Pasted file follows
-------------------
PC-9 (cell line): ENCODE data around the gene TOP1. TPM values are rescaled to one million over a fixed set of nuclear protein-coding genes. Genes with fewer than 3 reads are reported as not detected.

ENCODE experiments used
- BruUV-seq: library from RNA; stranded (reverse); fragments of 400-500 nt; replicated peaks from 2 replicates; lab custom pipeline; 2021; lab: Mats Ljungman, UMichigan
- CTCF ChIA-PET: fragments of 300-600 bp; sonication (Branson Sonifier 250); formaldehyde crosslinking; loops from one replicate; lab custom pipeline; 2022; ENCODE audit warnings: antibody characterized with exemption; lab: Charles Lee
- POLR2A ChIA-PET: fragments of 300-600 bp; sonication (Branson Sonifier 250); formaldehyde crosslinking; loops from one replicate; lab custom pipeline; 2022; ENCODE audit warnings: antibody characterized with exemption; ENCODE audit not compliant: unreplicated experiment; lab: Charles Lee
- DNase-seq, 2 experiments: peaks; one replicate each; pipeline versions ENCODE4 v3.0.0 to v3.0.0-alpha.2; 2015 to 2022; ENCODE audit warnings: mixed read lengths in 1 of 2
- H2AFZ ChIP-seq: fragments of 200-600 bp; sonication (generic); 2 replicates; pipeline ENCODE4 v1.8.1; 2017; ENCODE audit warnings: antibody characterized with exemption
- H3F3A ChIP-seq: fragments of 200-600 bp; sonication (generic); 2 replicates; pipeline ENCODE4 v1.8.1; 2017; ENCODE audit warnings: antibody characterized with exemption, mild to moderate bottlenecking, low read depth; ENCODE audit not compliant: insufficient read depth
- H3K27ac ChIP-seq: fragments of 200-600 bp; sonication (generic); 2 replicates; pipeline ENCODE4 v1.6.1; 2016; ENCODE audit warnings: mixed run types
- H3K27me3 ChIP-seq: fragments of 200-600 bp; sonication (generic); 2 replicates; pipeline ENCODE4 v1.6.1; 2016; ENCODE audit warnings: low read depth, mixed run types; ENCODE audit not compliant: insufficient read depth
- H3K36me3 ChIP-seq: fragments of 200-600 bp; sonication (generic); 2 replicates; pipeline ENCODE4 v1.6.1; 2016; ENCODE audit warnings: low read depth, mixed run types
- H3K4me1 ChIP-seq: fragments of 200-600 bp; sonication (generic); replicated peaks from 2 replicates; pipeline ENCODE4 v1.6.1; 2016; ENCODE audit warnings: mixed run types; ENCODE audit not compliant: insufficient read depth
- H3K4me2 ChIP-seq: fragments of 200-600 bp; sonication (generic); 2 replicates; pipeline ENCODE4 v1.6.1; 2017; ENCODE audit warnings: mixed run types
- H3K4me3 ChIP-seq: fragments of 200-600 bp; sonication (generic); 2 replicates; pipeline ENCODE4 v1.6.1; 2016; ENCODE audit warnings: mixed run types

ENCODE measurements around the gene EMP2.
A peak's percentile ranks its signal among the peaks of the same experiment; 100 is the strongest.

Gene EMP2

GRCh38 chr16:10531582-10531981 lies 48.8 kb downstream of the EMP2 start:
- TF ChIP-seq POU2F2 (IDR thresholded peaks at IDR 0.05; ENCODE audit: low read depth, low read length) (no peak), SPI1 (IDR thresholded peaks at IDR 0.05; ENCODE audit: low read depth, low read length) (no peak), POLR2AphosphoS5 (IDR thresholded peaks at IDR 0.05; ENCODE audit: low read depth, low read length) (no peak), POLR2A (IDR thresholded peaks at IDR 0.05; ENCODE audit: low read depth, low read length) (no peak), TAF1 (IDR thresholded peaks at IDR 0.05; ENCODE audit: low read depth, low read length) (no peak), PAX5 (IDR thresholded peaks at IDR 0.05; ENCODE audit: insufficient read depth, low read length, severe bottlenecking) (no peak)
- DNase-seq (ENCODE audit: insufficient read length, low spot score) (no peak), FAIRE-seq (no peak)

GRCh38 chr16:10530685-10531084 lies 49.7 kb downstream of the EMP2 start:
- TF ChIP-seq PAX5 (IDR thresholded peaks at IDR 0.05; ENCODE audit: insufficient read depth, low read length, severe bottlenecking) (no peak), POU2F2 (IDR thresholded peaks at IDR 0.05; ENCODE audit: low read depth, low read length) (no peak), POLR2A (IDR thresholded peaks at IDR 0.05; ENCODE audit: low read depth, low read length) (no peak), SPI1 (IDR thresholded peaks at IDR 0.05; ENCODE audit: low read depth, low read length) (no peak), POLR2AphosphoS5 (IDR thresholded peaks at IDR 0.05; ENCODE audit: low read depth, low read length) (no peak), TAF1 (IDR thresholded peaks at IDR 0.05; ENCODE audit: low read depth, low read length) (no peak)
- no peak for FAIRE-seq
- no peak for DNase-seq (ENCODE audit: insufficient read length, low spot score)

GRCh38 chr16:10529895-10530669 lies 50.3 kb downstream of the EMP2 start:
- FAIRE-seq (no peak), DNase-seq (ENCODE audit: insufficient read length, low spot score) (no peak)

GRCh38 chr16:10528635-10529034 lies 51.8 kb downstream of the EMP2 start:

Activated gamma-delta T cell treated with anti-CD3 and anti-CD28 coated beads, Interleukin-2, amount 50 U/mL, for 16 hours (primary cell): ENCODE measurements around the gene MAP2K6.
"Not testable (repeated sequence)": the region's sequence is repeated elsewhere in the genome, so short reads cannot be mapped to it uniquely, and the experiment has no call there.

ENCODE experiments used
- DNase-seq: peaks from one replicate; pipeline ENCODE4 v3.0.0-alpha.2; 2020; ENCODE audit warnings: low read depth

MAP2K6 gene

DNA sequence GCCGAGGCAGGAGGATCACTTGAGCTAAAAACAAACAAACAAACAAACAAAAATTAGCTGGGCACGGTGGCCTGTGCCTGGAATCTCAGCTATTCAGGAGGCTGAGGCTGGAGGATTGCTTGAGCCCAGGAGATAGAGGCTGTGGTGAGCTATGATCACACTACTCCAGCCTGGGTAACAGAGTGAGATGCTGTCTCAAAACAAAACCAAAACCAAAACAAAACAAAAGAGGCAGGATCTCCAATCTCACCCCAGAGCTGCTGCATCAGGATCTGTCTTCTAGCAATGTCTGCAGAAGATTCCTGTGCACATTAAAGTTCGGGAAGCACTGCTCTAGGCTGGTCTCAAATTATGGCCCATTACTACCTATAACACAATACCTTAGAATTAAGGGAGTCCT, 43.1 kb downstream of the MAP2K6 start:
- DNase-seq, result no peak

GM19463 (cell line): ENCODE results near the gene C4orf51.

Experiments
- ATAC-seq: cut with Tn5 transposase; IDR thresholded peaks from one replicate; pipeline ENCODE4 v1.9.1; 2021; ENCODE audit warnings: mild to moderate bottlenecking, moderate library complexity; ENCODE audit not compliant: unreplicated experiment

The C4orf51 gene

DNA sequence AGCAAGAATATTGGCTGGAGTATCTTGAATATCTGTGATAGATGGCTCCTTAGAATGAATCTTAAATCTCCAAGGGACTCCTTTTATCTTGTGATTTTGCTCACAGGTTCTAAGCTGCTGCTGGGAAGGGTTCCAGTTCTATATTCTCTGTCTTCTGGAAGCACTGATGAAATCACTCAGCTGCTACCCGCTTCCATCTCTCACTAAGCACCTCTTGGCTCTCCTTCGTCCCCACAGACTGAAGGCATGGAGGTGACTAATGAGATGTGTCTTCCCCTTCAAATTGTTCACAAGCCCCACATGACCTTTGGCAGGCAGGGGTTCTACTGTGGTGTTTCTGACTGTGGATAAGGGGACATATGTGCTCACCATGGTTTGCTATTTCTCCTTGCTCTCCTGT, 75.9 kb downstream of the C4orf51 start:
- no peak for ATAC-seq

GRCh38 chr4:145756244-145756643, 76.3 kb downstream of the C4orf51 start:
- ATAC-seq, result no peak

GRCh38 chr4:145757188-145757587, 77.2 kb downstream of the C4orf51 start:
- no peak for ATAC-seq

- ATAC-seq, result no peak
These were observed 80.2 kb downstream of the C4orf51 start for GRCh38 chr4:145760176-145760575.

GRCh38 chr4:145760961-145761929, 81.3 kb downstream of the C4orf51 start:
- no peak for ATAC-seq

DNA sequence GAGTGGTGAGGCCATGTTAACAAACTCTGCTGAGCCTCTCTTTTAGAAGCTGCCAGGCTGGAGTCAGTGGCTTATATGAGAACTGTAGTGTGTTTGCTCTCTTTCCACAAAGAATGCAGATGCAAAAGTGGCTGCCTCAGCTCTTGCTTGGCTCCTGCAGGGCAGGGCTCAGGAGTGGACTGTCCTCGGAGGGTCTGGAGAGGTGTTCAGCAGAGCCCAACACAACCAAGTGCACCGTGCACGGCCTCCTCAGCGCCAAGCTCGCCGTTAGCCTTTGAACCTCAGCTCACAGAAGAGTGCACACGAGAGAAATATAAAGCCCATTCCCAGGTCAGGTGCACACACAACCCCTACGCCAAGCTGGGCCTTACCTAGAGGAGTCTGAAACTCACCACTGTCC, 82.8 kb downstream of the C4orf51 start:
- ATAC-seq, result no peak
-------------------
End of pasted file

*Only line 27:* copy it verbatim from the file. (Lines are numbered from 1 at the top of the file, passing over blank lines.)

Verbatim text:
GRCh38 chr16:10528635-10529034 lies 51.8 kb downstream of the EMP2 start: